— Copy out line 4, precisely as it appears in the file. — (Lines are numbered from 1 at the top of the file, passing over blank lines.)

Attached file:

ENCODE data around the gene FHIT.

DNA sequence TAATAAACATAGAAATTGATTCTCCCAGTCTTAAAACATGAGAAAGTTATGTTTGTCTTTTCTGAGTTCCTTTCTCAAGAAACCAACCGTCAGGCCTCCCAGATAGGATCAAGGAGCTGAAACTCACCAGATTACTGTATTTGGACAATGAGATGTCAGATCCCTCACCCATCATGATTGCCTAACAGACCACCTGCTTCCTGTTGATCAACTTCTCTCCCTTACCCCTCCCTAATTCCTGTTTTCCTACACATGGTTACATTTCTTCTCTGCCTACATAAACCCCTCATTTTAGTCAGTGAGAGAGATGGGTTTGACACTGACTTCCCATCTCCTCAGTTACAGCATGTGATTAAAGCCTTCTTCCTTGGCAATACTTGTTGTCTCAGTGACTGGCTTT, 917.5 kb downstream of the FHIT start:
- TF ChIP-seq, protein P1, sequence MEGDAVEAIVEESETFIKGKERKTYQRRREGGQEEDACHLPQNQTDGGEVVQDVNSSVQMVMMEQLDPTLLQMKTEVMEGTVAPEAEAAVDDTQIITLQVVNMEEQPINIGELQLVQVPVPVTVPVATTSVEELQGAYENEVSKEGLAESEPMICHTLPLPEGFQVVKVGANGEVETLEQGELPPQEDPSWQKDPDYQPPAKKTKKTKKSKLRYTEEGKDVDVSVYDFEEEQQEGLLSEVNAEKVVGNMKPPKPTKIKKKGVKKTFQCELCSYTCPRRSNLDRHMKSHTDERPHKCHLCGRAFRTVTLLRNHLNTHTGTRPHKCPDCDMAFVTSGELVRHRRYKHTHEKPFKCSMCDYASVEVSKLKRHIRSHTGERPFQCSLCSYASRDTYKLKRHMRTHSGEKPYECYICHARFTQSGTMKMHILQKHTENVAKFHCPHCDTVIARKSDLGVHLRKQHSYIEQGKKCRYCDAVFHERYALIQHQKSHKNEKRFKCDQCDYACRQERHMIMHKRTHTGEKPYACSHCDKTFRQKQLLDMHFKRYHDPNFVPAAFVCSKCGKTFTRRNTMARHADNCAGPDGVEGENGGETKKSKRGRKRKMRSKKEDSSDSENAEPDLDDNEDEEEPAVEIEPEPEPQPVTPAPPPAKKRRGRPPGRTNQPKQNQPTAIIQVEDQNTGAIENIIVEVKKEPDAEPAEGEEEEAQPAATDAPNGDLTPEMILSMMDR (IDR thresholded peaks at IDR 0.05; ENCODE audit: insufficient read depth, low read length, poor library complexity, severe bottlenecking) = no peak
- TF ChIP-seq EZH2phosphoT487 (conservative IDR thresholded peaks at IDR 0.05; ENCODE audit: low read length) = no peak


- TF ChIP-seq EZH2phosphoT487 (conservative IDR thresholded peaks at IDR 0.05; ENCODE audit: low read length) = no peak